Stora Enso is exploring a plan to rebuild its Oulu fine paper mill to produce cartonboard and an undisclosed amount of kraftliner and chemi-thermo-mechanical pulp, with risks of supply from Intact Forest Landscapes. Read more here. 

KaiCell Fibers Ltd will increase its bleached pulp from 500,000 – 600,000 tonnes per year for production of textile fiber in the Kainuu region. Read more here. 

Burgo Ardennes is going to expand its pulp production capacity by 380,000 tonne per year at its plant in Virton, Belgium. Read more here. 

Ence is planning to raise pulp production in the Navia (Asturias) and Pontevedra plants. In recent years Spain and Portugal have been hit by massive forest fires, spreading alongside the eucalyptus plantations. Expanding virgin fibre production could drive a further expansion of such plantations, with consequence on fire occurrence. Read more here. 

Mondi is proceeding with the investment in a new 300,000 tonne per year kraft top white machine at Ruzomberok (Slovakia), expected to start running towards the end of 2020. Read more here

Resolute has announced that it will invest over $52 million in its Saint-Félicien Pulp Mill in Quebec to expand capacity of 15,000 tonnes per year with possible impacts on Intact Forest Landscapes. Read more here. 

After taking over the Brazilian company Lwarcel, the Indonesian company APRIL plans an expansion of pulp production in the country. The plant based in in Lençóis Paulista currently produces 250,000 tonnes of eucalyptus pulp, and the R$3.5 billion expansion project under study would add 750,000 tonnes per year to the installed capacity. The Indonesian group would be planning to operate a flexible line, with production of both eucalyptus and soluble pulp. The Asian group’s representatives have been to Mato Grosso do Sul looking for areas and forests available to install a pulp project. Read more here.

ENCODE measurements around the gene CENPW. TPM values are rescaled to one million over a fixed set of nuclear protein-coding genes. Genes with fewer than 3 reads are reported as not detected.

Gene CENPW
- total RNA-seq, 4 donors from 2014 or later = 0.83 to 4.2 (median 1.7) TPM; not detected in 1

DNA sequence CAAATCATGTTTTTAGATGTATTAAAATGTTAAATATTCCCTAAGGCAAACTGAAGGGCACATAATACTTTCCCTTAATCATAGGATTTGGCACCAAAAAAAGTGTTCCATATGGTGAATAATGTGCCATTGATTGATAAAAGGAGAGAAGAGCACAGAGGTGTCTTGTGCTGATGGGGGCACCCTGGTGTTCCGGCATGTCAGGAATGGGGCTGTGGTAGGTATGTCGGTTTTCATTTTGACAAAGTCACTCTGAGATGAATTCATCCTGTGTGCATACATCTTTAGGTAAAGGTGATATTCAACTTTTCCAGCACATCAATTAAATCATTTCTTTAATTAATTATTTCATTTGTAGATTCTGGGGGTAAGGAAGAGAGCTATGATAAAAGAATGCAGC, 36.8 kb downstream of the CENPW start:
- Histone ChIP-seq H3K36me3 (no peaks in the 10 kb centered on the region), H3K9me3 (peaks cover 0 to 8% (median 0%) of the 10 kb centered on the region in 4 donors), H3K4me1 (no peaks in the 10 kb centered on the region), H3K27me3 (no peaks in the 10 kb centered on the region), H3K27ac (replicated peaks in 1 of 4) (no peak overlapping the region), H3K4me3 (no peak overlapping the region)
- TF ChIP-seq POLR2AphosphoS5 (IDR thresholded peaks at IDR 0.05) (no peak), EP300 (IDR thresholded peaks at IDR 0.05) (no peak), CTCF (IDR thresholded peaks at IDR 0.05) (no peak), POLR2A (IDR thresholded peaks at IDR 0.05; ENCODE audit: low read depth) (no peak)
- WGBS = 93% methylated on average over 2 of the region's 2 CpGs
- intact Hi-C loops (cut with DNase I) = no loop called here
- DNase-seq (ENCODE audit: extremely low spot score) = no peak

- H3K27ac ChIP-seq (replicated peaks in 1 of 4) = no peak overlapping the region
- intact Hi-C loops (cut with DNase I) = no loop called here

Agroforestal Oberá plans to build a facility to produce 500,000 tonnes per year of unbleached kraft pulp and 300,000 tonnes per year of kraftliner. Finnish engineering consulting company Pöyry has completed the pre-feasibility studies. In the past years, the province of Corrientes has been affected by flooding, worsened by deforestation. Read more here. 

Sun Paper, under the name Sun Biomaterials, is in the permitting process for a US $1.8 billion virgin fibre pulp and paper mill in Arkadelphia, Arkansas, that will make lightweight and heavyweight linerboard for packaging, using nearly 4 million tonnes of wood per year. Read more here.